Tenancy and housing
Everyone renting their home has some basic legal protections
If you’re renting your home (if you’re a “tenant”), you have some minimum legal protections, the same as you do with a job. Your legal rights don’t just depend on whatever agreement you have with your landlord, whether written or unwritten.
Your minimum rights cover things like how often the landlord can increase the rent, when they can come inside your place, and how many months’ notice they have to give you if they want you to move out.
These minimum protections are in the Residential Tenancies Act 1986 – the main law that deals with tenants and landlords.
These minimum protections only apply to residential tenancies (see: “Who’s covered by the minimum tenancy protections”).
- Tenant – The “tenant” is the person renting the place from the landlord, who has signed a tenancy agreement.
- Landlord – The landlord is the person or organisation you rent your place from – they’re the owner. A landlord can be an individual person, or it can be a private company, a trust, a government organisation like Kāinga Ora (Housing New Zealand), or a local city council. But sometimes you might deal with an agent who works for the landlord, rather than with the landlord personally – for example, the landlord might employ a property management business to deal with tenants.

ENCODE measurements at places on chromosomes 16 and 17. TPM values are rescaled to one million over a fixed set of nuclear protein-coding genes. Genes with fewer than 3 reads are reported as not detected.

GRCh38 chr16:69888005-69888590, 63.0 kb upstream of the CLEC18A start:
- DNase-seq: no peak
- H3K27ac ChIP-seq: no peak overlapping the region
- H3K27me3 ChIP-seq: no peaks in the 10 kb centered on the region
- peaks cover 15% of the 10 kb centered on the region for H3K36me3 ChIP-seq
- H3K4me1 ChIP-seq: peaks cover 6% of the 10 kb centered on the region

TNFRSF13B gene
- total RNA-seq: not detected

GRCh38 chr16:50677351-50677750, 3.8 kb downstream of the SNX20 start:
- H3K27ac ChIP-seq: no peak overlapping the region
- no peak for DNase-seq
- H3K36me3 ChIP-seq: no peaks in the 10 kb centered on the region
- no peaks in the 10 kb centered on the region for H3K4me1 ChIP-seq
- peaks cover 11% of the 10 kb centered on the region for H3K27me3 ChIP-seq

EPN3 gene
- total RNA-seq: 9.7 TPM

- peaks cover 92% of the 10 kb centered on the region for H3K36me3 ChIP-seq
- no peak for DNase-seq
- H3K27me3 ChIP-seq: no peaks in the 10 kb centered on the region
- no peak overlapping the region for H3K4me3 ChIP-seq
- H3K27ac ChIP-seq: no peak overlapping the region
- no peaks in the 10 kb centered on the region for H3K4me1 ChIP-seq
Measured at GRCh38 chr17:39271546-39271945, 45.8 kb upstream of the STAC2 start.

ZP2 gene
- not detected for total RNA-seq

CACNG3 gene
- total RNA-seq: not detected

- Flatmate – For the purposes of this chapter, we’ll use “flatmate” to describe someone who didn’t sign the tenancy agreement, but who lives in a house or flat and pays rent and expenses to the tenants. For more details, see: “Tenants and flatmates: Who’s covered when you’re sharing the rent”.
- Tenancy Services – This is the government agency that deals with tenants and landlords. It’s part of the Ministry of Business, Innovation and Employment (MBIE). You can get information from Tenancy Services about your rights as a tenant – phone them on 0800 TENANCY (0800 83 62 62).
Note: If you have no home to sleep in, and you want a home, there are a few agencies that can help you. You also have some rights to sleep outside if you choose to. For more information on homelessness and sleeping outside, see: “Neighbourhood life / Begging, busking and sleeping rough”.